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Pep Scan
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An_253693 posted:
Today I had a pep scan with nuclear dye. The nurse contacted me with the results. She said that there were two areas of concern.
1) Small to moderate blockage on lateral wall and 2) Insero apical small blockage.
I asked her if I needed to see the Dr. now, she said he didn't put ASAP on the report. She made a follow-up apt for Oct 1, 2013.
Can you give me any information about the two areas and possible treatment that I would need ? I would like to have the information before my f/u visit with my Dr.

Thank You
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cardiostarusa1 responded:
Hi:

Pep scan?

SPECT or PET scanners are used for cardiac imaging with a radioisotope/radiotracer (nuclear dye).

"1) Small to moderate blockage on lateral wall"

Lateral = side wall of the heart

2) Insero apical small blockage.

Infero = lower area of the heart apical (or apex) = bottom tip of the heart

As applicable, See **2: below - some degree of blockage

The Basics

The two main concerns regarding a nuclear stress test involves an actual (not a false image or artifact) narrowing or scarring, that is, the findings of reversible (ischemia) or non-reversible (fixed, permanent, scar tissue) perfusion (blood flow) defects. The patient's cardiologist may take some time to study the results of the scan before discussing the findings.

One can typically expect one of the following four results -

1:

No perfusion defect after exercise or at rest

The heart muscle and blood flow to the heart muscle appear to be normal.

**2:

Perfusion defect after exercise, but not at rest (reversible defect)

There is some degree of blockage in a coronary artery that interferes with the blood flow to the heart muscle. In someone with significant heart disease, when the heart works hard, it does not get the blood supply and oxygen that it needs (a supply 'n demand mismatch).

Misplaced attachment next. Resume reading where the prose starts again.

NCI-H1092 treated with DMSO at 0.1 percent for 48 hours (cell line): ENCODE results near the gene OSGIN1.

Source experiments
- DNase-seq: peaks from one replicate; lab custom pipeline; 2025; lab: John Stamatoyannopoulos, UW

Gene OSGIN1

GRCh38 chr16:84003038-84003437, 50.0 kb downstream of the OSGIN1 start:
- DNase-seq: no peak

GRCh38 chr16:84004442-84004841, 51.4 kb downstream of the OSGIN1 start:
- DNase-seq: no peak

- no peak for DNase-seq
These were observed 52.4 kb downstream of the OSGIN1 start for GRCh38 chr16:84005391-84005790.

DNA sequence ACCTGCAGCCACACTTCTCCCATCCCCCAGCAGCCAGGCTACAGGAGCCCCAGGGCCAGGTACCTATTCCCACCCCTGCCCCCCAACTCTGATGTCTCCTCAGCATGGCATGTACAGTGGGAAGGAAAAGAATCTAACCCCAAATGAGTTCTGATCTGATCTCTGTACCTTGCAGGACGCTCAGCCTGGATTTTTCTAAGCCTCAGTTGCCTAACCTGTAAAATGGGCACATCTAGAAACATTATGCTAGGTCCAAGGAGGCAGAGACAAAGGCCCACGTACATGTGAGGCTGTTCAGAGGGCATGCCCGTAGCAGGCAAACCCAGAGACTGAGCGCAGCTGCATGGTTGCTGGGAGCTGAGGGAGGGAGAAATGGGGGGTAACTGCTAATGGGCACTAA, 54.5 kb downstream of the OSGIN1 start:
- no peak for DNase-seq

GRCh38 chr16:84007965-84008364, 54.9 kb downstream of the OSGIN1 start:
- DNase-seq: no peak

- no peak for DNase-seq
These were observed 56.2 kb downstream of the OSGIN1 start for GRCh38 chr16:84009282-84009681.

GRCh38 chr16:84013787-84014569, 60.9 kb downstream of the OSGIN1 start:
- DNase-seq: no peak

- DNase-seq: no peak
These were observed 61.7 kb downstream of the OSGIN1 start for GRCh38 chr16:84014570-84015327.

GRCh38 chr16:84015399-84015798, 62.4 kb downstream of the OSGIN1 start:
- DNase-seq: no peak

At rest, however, the blood adequately reaches these areas or regions, e.g., ANTERIOR/ANTERO (front wall), POSTERIOR/POSTERO (back wall), INFERIOR/INFERO (lower area/lower wall area), SEPTAL/SEPTUM (dividing wall), APICAL/APEX (bottom tip of the heart) and LATERAL (side wall).

The heart muscle has living cells/tissue in these areas. This indicates that clearing the blockage in the affected artery will be of benefit.

3:

Perfusion defect AFTER exercise AND at rest (FIXED defect)

There is one or more totally blocked coronary arteries and one has had damage done to the heart muscle because of a heart attack.

There is an area/areas of the heart muscle that has become scar tissue (scarring, scarred) because of the heart attack.

This area would not be able to make functional use of any oxygen even if blood flow to that area of the heart were completely restored.

4:

Combined reversible and fixed defects

It is common for individuals with coronary artery disease to have different degrees of blockages in different arteries.

A heart attack has left a fixed defect in one area of the heart, but there is a reversible defect in another area of the heart due to a less severe blockage.

.

HeartSite

Isotope/Nuclear Stress Test

SEE: Actual rest/stress nuclear images

The physician can separate a normal left ventricle, from ischemia (live muscle with flow that is compromised only during exercise) and the scar tissue of a heart attack. The distinction is made in the following way......

http://www.heartsite.com/html/isotope_stress.html


Take care,

CardioStar*

WebMD member (since 8/99)




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